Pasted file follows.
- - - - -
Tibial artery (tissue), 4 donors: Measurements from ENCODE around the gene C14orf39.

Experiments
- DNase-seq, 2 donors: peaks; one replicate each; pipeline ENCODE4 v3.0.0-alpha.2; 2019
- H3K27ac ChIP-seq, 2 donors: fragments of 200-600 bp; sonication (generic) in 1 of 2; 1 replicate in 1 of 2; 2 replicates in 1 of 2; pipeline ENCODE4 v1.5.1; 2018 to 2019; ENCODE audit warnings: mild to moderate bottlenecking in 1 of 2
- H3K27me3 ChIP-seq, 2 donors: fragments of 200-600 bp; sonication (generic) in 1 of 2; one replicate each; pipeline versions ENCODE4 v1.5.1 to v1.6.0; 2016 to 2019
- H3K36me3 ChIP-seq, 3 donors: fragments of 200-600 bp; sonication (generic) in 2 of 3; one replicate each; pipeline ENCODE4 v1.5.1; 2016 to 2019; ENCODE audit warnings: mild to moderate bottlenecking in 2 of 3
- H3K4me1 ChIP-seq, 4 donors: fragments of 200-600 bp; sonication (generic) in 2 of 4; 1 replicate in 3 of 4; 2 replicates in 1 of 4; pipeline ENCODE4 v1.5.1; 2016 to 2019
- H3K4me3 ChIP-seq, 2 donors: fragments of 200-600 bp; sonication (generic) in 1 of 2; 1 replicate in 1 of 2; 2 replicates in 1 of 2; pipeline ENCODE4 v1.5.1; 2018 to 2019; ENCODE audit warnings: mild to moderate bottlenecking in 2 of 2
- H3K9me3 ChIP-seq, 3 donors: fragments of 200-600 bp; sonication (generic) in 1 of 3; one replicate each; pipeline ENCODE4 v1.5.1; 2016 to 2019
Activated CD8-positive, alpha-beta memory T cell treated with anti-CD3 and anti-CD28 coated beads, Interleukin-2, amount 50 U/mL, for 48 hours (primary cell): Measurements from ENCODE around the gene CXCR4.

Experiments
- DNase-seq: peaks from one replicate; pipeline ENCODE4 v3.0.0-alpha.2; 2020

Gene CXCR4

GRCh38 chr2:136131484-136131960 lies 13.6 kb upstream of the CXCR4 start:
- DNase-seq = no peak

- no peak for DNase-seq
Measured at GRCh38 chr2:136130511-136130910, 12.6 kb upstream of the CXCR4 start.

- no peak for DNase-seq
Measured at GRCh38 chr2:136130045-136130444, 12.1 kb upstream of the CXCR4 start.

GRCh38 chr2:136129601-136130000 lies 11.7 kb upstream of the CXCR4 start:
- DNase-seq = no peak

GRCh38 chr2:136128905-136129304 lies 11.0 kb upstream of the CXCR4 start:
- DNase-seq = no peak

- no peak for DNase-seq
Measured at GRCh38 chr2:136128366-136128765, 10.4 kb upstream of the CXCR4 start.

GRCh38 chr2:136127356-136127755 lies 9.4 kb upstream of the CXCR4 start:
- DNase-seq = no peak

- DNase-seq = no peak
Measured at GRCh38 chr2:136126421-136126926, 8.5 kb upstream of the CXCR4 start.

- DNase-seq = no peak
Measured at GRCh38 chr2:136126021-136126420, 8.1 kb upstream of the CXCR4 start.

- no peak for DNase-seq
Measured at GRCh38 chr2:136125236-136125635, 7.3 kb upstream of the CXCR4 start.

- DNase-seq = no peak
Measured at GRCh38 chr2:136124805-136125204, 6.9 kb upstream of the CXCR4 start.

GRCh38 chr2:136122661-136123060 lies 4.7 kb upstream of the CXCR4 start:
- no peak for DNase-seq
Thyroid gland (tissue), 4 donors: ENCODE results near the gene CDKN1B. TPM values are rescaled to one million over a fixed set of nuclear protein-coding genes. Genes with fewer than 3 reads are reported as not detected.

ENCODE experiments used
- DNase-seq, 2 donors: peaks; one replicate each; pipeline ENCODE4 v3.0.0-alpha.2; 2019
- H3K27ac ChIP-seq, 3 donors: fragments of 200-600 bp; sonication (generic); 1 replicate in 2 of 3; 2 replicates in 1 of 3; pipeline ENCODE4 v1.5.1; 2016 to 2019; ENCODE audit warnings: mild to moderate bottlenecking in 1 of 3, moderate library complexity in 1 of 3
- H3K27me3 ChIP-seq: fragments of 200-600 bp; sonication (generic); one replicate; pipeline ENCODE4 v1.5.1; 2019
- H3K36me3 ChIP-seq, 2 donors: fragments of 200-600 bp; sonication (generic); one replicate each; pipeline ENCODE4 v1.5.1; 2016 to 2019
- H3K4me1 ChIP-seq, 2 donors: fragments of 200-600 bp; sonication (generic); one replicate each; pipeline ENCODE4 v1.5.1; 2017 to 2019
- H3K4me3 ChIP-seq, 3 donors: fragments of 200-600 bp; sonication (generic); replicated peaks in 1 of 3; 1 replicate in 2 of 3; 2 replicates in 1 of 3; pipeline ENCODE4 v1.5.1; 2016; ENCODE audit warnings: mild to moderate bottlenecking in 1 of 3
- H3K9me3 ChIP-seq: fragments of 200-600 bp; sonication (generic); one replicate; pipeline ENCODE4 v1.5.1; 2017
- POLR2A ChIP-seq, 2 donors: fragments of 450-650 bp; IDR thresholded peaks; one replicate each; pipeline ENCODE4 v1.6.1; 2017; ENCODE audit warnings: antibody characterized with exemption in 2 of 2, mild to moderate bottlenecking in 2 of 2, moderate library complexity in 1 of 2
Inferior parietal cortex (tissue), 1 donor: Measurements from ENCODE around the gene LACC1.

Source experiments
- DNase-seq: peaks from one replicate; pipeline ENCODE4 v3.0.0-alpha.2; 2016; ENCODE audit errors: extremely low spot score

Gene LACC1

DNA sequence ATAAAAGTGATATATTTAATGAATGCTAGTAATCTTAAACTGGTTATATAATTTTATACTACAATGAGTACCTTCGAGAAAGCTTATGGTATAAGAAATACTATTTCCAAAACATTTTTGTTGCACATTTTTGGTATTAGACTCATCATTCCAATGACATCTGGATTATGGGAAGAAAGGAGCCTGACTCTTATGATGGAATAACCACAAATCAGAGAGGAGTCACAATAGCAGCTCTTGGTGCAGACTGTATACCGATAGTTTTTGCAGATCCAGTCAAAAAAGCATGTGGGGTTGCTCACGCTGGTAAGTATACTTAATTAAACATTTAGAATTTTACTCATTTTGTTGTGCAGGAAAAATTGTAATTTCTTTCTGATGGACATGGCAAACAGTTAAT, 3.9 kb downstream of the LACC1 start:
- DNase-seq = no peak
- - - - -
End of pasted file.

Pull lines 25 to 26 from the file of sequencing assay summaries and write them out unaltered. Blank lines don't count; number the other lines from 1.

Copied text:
Measured at GRCh38 chr2:136128366-136128765, 10.4 kb upstream of the CXCR4 start.

GRCh38 chr2:136127356-136127755 lies 9.4 kb upstream of the CXCR4 start: